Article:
TATIANA: What have been the challenges of putting the show together?
TOM: The challenges for me… I was actually casting the three main roles simply because I like to try and get my cast worked out at least a year or two out in advance to have a comfort level that I have the best artist that I’m casting for my roles so that I can get someone good. But, working in the musical world is something that I don’t do a lot and they also work on a shorter term planning horizon. So, we lucked out in getting Ramin Karimloo to sing his first Che. Also, John Cudia —by the way, is the only person in Broadway history to ever sing the Phantom and Jean Valjean, you know the two big roles in the Phantom of the Opera and from Les Misérables. He’s the only singer in Broadway history to hold that title, so he’s singing Perone for us and then Caroline Bowman who is singing Eva, she came on board; actually, we had contracted another singer who was going to make her debut in the role, but she got lured away in a role in a TV series. We obviously said, “Okay, we understand, our little opera doesn’t compare to doing a mini-series on AMC."
TATIANA: So you had to find another one?
TOM: So we found another one and I had created a list of potentials, So, I worked with our director Kelly Robinson we had conversations back and forth about who might be the best fit and Caroline was hands down that person. What she brings to it, of course, is the experience of having done the role on U.S. national tours. So, she’s done a lot of performances, and what was amazing to us, when we started the rehearsal process is we always start with table-work: we gather everybody around and we go through, we read the libretto and we talk about characters and how each scene develops from the artists portraying the characters and then from the directors ideas of how he would like to tell the story. And, Caroline who has done so many performances and so many rehearsals on this national tour had never done any table-work on her character of Eva. So, she really had a great time here and actually all the singers had a wonderful time working for Vancouver Opera so, we’re thrilled!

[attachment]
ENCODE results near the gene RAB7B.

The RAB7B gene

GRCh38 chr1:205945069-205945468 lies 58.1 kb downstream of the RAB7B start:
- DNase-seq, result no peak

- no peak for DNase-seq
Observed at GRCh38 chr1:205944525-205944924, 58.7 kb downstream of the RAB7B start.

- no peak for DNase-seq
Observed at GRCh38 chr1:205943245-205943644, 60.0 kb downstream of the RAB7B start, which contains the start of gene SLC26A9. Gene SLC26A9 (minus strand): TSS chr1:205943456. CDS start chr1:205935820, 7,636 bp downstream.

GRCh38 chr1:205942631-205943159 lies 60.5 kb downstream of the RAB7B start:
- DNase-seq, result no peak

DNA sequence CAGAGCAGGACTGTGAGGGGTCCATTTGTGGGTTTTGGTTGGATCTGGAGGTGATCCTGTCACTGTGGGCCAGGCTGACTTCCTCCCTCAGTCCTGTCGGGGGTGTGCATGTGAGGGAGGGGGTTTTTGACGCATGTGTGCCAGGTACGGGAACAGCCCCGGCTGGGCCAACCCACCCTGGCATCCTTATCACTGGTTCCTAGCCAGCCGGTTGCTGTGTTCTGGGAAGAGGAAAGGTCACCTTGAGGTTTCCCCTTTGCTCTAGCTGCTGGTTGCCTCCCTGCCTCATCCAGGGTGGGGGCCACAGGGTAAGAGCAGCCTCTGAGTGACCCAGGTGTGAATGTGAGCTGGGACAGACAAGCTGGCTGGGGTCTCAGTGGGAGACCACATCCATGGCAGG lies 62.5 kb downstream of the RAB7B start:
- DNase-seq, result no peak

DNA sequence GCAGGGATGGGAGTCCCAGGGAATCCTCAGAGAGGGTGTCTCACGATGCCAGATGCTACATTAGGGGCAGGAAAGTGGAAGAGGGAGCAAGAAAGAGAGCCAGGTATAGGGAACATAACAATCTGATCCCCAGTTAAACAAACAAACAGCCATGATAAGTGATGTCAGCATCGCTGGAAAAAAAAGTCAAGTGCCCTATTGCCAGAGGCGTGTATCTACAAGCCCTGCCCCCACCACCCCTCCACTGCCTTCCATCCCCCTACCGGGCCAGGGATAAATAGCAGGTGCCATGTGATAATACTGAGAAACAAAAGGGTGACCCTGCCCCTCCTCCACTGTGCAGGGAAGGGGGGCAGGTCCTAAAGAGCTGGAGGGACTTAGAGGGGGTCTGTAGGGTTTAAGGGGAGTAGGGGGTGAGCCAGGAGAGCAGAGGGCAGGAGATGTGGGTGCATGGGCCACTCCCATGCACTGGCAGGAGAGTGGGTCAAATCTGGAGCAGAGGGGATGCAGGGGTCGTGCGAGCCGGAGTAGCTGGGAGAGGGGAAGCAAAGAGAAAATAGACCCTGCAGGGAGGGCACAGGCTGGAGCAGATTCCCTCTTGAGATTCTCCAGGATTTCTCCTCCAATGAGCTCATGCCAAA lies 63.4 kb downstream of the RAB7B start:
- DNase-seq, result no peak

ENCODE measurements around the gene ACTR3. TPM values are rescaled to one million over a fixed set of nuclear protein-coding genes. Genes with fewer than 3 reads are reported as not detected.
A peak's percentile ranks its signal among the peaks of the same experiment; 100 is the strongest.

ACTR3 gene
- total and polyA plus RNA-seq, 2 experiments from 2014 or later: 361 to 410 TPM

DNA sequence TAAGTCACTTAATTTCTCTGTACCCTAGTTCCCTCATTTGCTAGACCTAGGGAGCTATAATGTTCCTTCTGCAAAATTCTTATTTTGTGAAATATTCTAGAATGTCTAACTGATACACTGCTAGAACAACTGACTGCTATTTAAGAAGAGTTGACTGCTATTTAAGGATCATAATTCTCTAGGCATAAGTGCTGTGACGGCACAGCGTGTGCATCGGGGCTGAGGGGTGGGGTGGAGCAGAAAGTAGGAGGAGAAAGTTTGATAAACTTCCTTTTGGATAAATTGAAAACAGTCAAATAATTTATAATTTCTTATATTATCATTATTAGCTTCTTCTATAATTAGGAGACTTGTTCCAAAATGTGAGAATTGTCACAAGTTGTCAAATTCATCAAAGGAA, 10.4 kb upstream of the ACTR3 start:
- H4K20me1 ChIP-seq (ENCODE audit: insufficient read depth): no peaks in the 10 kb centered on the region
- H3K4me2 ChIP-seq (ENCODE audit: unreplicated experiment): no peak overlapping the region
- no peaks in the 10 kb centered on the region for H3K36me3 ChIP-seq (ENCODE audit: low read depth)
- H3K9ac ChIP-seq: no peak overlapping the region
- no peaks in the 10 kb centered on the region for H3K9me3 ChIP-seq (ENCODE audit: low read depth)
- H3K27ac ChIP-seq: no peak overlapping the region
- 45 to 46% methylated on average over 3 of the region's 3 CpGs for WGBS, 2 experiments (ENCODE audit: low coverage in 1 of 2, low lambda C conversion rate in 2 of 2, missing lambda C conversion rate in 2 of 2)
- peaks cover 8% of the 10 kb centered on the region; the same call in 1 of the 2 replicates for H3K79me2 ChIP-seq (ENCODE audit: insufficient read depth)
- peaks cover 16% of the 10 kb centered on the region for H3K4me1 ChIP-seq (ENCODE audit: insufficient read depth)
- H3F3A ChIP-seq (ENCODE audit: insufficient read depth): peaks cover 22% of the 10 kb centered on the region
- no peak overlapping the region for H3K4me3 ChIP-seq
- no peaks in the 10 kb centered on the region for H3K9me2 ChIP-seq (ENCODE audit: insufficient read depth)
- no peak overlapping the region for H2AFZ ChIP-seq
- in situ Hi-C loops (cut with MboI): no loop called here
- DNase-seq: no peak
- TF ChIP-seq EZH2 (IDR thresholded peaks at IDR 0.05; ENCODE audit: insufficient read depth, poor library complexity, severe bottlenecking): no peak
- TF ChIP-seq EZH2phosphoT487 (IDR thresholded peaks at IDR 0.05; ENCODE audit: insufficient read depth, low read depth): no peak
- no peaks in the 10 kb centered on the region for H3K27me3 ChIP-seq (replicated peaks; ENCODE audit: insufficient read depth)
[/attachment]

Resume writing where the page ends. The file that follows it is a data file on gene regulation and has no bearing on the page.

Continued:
TATIANA: What were your expectations when you first chose Evita? I’ve heard the first dates are already sold out. Last night I was trying to find three tickets for my friends, and it was actually impossible to get the three seats together! Why do you think it’s doing so well?
TOM: Well, it’s certainly exceeding our expectations. Our expectation is to always reach the budget that we’ve set so, my budget in expenses and my colleague’s budget in marketing, in ticket sales. Our goal is to reach those goals of the budget that the board has approved now we’re far exceeding the revenue on this show, far exceeding, way beyond what we had thought. We’ve set nothing but records on this show and I attest that to the timing of a lot of things, the timing of when the last time Evita was last seen in Vancouver, the timing of the type of audience we’ve been developing in coming to see these musicals on the operatic stage. The timing of what’s going on in America right now politically has resonance to this production, obviously. The marketing materials and I have to say, the cast is pretty darn good too. I mean, Ramin Karimloo is a superstar on Broadway, he tweeted out on his Facebook page that he’s having a great time and looking forward to opening night and you know instantaneously five thousand friends or fans or whatever, they are all thrilled. When we signed up and we released that he was coming to Vancouver. We’ve had calls coming from Tokyo, South America, England, and all over America. They are coming in to see this because this is a role debut for him.
…so, you have a ticket, but your friends don’t?
TATIANA: [Laughing] No!
TOM: I am sorry about that…
TATIANA: I am sorry about that too! [chuckles] I told them to get them earlier and they wouldn’t listen!
TOM: We actually thought about adding one show. We can only add one, and that would make next Saturday a two-show day, but we just felt that it was going to put too much pressure on the cast, it’s too taxing to do that… and what a better way to end our current boss, James Wright, ten years with a sign, with an ad that says: “Thank you, Vancouver, Evita’s sold out. Come back and see us next year in the lounge of the Vancouver Opera Festival”.
TATIANA: That is a great idea! The Vancouver Opera Festival, which is –by the way, the theme for another conversation I hope to have with you in the near future. In the meantime tell me, in your opinion, what is the relevance of Evita nowadays?